SPN special report: the 2016 State of the Silicon Prairie
We are proud to announce the first ever State of the Silicon Prairie Report. In this report, we ranked fourteen Midwestern startup communities on a variety of factors in order to measure where we are individually so that we might progress as a united region. As part of AIM Institute, a nonprofit whose mission is…
We are proud to announce the first ever State of the Silicon Prairie Report. In this report, we ranked fourteen Midwestern startup communities on a variety of factors in order to measure where we are individually so that we might progress as a united region.
As part of AIM Institute, a nonprofit whose mission is to build brilliant communities through technology; our mission at SPN is to raise the visibility of the Midwest innovation community and connect entrepreneurs, innovators, investors, and talent. We hope this report will help us accomplish this by providing a starting point for those who are not familiar with the Silicon Prairie, and point of reference for its members so together, we can strive to grow and connect as a community.
The Silicon Prairie, which includes the region in and around Nebraska, Iowa, Missouri, and Kansas, is poised to become the next frontier of innovation as the traditional startup hubs like Silicon Valley, New York City and Austin become overpriced and the tools for building technology companies become democratized.
The rise of the Prairie
Entrepreneur, investor and author Steve Case advocates for the “Rise of the Rest” when it comes to startup communities. He believes the next batch of up-and-coming startups will be found in lesser looked-upon places like Omaha and Pittsburg, not just the larger and well-known hubs. Case’s logic is tied to four basic changes in the entrepreneurial and technological world.
First, the cost to run software systems has decreased dramatically, meaning that forming a SaaS or e-commerce company is much less expensive than it was a decade ago. This makes it possible for companies to be formed outside of investment capital hotspots.
Second, the emergence of entrepreneurship as a “thing” means that more companies and regions are identifying ways to help early stage entrepreneurs succeed. As a result, finding customers, mentors, and other key early-helpers in building a company is easier today in places such as Columbia, Ames, and Lincoln.
Third, good business ideas come from places that have real world customers driving some of the innovation. There is not a geographic monopoly on challenges facing businesses and consumers––so the ideas can start and grow anywhere.
Finally, because the opportunities are not as saturated by investors, the opportunities for good valuations and good returns are still present. Essentially, investors can get good deals in the middle part of the country because there are not hundreds of capital providers with access and insight. Instead, there still remain opportunities to find hidden gems.
The state of the Prairie
Silicon Prairie News asked Tom Chapman of Chapman and Company, a regional consulting firm, to assist in creating an annual report outlining the state of the Silicon Prairie. Chapman’s consulting practice provides solutions to startups seeking revenue and funding and he works to grow local and regional ecosystems.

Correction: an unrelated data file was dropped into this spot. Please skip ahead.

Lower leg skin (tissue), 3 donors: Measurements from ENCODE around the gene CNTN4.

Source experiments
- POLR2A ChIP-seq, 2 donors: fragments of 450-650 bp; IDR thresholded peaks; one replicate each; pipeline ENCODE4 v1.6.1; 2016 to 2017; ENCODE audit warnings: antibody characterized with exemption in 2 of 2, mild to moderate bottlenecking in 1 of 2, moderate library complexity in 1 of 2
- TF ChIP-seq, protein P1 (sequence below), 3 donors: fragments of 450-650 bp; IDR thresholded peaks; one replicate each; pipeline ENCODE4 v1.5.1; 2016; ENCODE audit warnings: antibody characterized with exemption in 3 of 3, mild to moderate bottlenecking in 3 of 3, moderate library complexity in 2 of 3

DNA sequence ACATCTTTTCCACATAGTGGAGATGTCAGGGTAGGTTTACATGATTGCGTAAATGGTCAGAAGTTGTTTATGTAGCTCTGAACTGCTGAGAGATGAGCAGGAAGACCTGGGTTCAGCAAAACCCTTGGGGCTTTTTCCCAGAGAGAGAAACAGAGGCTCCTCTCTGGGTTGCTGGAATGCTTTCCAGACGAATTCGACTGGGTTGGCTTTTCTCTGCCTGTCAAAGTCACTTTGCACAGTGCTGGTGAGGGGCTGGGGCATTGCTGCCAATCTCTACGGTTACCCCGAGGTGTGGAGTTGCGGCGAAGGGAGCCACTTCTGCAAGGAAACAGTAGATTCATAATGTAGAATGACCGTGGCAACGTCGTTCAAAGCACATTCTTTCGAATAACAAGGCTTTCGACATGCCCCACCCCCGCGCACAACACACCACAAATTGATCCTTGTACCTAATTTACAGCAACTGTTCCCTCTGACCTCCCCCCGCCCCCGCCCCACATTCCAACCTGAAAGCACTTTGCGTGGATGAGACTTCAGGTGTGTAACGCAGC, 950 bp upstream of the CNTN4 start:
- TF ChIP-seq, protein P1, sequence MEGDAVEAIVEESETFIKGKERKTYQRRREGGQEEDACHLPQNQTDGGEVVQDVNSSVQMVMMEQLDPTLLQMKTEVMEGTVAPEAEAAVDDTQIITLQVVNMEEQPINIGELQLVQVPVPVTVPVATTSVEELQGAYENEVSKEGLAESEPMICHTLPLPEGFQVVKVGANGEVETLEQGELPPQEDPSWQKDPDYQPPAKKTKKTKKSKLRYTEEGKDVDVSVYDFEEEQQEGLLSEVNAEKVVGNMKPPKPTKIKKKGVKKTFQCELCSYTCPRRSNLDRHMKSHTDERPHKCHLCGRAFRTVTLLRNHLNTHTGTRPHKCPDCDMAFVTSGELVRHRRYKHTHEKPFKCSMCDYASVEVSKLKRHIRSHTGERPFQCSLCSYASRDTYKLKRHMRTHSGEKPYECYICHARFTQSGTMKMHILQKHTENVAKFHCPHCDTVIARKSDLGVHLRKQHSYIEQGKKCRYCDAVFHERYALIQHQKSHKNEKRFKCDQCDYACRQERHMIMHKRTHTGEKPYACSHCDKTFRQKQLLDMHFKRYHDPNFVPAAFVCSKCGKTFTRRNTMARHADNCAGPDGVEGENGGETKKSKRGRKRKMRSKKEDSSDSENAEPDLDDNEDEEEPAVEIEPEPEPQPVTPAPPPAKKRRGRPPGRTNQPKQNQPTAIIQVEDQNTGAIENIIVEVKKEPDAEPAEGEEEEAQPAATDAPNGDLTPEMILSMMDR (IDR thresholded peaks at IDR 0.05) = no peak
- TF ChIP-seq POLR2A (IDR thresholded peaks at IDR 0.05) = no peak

Chapman’s area of expertise and focus within the firm is on measuring startup ecosystems. He has a wide range of first-hand knowledge regarding the region and has worked with, visited, presented, and networked in all of the ecosystems featured in this report.
Chapman and Company was asked to look at the Silicon Prairie as a whole, and then fourteen specific cities within it.
The Silicon Prairie rankings
There is no perfect way to create a report that evaluates the status of startup ecosystems. Certain communities test particularly well because they have particular attributes that outweigh their overall performance. Other communities score below the average due to a variety of unique data challenges and factors including population and the definition of certain workers in the community’s workforce.
Because of these challenges, Chapman and Company created an algorithm that measures a wide variety of attributes with the intent of identifying significant building blocks for all ecosystems, and weighing those building blocks against one another.
The report attempts to mitigate some of the issues caused by size differences between cities by providing a RAW score and a CAP score. The raw category simply ranks the communities based on their total data “points”. This ranking is helpful to get an idea of the total size of an ecosystem and generally will provide a more reliable ranking.
The reality is that neither measurement is more correct than the other. Research methodologies around ecosystem measurement are still evolving, but the goal of the measurement is to give communities some insights on areas for improvement.
The full 2016 report
The full report is broken down into three sections that (I) provide a broad overview and context regarding these fourteen cities, (II) offer more detail for each community with a snapshot of some individual data and data-informed commentary that is subjectively backed by information collected from a survey sent out between January 17-29, 2017 via SPN and other social channels and (III) provide general information and recommendations for the entire Silicon Prairie.
If you did not take the survey, but would like to, you can complete it here.
The full 2016 State of the Silicon Prairie Report is available to download. To access it, please enter your email below.
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